THE TAILORS AND THE CUCUMBER SEASON..r A well-dressed boy, aged eleven, was charged, at the'Marylebone Police-court, with assaulting another lad, named Robert Deves, in Oak-village, Kentish- town. The evidence showed that the juvenile offender threw a stone, which struck Deves in his mouth. The effect of the blow was to knock out two teeth, and severely cut the lip. He was then taken into custody by Bryden, 309 S. Mr. Yardley inquired if either of the parents of the prisoners were present ? The Mother stepped forward. Mr. Yardley: What is your husband ? The Mother He is a tailor. Mr. Yardley: And I dare say earns good money. The Mother: No, sir not now. Mr. Yardley: Why not ? The Mothert Not in cucumber season (laughter). Mr. Yardley: Not when P The Mother Not in cucumber season. Mr. Yardley: How is that? The Mother: Because when cucumbers are in the gentry are out of town (laughter). Mr. Yardley: That is new to me. He then ad- journed the case for a month to see if the parents on both sides could not come to some arrangement as re- garded compensation.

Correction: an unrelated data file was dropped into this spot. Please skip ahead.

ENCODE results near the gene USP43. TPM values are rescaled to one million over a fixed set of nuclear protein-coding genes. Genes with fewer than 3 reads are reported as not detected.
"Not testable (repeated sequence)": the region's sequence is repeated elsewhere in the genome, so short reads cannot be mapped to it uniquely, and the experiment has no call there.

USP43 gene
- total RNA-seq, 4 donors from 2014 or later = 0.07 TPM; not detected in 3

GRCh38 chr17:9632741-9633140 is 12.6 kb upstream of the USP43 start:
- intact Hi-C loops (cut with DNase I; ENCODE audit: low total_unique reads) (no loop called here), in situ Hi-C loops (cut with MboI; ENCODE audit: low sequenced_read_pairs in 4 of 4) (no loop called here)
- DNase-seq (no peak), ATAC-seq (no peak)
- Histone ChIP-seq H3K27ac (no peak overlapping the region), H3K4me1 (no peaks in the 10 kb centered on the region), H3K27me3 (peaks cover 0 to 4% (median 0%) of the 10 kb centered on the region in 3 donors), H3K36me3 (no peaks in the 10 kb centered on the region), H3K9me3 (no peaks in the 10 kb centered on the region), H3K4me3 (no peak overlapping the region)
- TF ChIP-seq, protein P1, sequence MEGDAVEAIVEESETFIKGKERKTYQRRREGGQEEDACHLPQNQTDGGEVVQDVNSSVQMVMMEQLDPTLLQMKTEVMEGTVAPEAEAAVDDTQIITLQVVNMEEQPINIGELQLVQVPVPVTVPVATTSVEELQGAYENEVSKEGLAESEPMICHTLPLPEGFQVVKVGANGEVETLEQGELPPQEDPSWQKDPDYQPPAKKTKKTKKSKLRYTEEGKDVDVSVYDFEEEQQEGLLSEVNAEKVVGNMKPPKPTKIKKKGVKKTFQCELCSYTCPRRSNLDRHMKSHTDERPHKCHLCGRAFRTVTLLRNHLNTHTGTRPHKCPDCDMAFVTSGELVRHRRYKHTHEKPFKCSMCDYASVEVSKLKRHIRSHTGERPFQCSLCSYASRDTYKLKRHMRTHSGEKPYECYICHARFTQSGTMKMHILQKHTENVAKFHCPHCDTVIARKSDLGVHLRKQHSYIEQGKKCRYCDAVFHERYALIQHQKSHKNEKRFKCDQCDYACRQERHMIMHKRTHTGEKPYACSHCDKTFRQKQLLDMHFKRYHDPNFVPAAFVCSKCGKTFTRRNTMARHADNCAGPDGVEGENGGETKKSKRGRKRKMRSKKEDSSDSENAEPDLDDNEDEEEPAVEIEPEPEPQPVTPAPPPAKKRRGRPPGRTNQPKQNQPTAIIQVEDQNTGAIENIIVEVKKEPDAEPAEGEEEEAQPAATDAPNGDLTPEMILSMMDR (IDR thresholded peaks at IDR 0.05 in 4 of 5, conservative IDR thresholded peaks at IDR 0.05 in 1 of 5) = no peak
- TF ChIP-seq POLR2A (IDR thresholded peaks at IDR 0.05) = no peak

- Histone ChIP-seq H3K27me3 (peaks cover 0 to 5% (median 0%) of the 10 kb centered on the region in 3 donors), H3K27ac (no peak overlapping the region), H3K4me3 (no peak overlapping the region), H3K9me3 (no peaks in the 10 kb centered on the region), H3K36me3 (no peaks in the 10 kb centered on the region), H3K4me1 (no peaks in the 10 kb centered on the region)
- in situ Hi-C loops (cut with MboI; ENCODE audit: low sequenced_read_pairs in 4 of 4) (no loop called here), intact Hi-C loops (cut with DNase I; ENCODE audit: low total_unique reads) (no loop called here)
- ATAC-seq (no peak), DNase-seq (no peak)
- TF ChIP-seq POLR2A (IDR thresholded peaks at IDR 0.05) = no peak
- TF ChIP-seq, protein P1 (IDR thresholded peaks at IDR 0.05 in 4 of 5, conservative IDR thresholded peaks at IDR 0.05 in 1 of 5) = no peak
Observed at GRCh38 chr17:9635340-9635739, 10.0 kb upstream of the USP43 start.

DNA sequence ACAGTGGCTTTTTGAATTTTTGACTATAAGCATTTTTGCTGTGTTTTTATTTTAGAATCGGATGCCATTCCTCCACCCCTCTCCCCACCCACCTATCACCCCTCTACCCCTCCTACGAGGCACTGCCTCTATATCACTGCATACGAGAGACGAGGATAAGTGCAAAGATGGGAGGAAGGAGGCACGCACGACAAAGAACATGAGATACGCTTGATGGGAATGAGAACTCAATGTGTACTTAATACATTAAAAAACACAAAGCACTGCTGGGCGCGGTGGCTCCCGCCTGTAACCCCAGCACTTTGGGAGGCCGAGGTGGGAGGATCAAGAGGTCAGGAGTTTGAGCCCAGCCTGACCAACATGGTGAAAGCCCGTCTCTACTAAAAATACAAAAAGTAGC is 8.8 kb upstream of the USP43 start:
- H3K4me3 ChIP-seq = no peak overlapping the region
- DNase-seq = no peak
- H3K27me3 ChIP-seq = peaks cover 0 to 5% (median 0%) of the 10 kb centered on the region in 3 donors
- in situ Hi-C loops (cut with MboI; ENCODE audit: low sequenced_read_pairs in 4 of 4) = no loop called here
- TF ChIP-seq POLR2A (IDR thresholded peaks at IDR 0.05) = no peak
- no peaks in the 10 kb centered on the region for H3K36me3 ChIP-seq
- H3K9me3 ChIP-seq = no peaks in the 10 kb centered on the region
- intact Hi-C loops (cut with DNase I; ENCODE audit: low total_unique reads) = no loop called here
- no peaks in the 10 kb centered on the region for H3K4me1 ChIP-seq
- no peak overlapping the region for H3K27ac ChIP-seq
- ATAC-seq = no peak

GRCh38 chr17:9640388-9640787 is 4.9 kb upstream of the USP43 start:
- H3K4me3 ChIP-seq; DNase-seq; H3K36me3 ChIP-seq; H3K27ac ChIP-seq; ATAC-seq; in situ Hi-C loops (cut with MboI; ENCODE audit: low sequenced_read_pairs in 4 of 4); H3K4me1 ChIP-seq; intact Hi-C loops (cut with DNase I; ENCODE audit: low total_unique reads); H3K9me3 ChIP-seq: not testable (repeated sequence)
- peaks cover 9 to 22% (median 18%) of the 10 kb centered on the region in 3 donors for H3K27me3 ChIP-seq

WORKING CLASSES IN ENGLAND.1 We said, on a former occasion, that the working classes had conquered their place in the world, and that nowadays they have power and liberty. Is this saying that the organisation of the working classes is perfect? No, evidently. Nowhere are more flagrant contradictions to be seen than in England, especially in so far as workmen are concerned. By the side of immense and unlimited liberty we see a sort of in- credible servitude; the importance of the working classes in society is quite acknowledged, but still from several points of view they only play an insignificant part in it. To comprehend this strange contrast, and to clearly understand the situation of the working classes, it is necessary, first of all, to examine the English social system as a whole, otherwise it would be impossible to acoount for what goes on before our eyes. What is England ? It appears to us like Holbein's picture, which represents the dance of the dead, in which the forms ef animate life are mixed; one of those magic circles in which the institutions and prejudices of the middle ages alternate, and are con- founded with the most advanced principles of the 19th century — a strange mixture of monarchy, oligarchy, and democracy. The social condition of England can only be known by taking into account this confusion of such opposite interests which seem as if they must destroy each other, and which, never- theless, subsist side by side in a certain harmony. England has now no need of a, crisis to unite in a homogeneous whole the different elements represented by the aristocracy, the clergy, and the bourgeoisie, and to force them to sacrifice their privileges to the good of the State. England has not had a night of the 4th of August in her history. The English nation, has, nevertheless, not completely purged itself; but it is slowly and without any violent shocks that it accomplishes its reforms. The different classes make mutual conces- sions to one another, and each one is capable of giving up a part of its privileges in favour of the ethers. England is like the island of Robinson, which different races, it is said, divided amongst them. The nobility have taken the greatest part, the bourgeoisie have taken what the nobility have left, and, as for the people, they have got nothing but a small corner of the space allotted to the bourgeoisie. Well, these reciprocal limits are respected by every- body, and nobody tries to de-stroy them. When ne- cessity requires it, one class of this singular society makes a little room for the others; and this conces- sion every time marks an advancement, although in each of the particular circles the remains of the middle ages are still to be seen. It is this calm, quiet pro- gress, this moderation, with which reforms are de- manded, which has always made compromises between the different classes and different parties possible without revolutions. Social history in France only move3, so to speak, in a bloody circle, in which hatred urges one against another. From 1789 to 1852 there was nothing in France but armed struggles or temporary truces. There is a violent animosity between the classes which possess property and those which do not, and there is ever the danger of a revolution or a coanter revolu- tion. In England there are neithsr revolutionists nor re- publicans. The egotism of each class has an open field, and it has no need to struggle to move in that field; hence, struggles are impossible, for the reason that they would be no use. Never has the English people thought of disputing the rights or power of the aristocracy, although that aristocracy has both the poli- tical influence and the landed property; and on part the aristocracy has for a long time given up op- posing the progress of the middle classes and the free movement of the working classes. Is this hypocrisy? No, it is only the respect for, and reciprocal recogni- tion of invested rights. ° Each one wishes to be master in his own place (chez soi); but without encroaching on the ground of his neighbour. Never in England, even at the most critical times, have the principles of equality and the defence of the rights of man been put forward and never has a tendency towards uniformity or towards a general levelling of ail classes manifested itself. English liberty has never taken the word equality as its motto. Liberty in this country is only a neutral ground on which all parties follow their own egotistic tendencies. This is the reason why in England there is an extreme confidence in the Constitution, in the monarchy and the legislation, spite of the incalculable number of laws, which no jurisconsult has been ever able to know perfectly, and no assembly been ablefto make into a code-—L'International (London French paper). t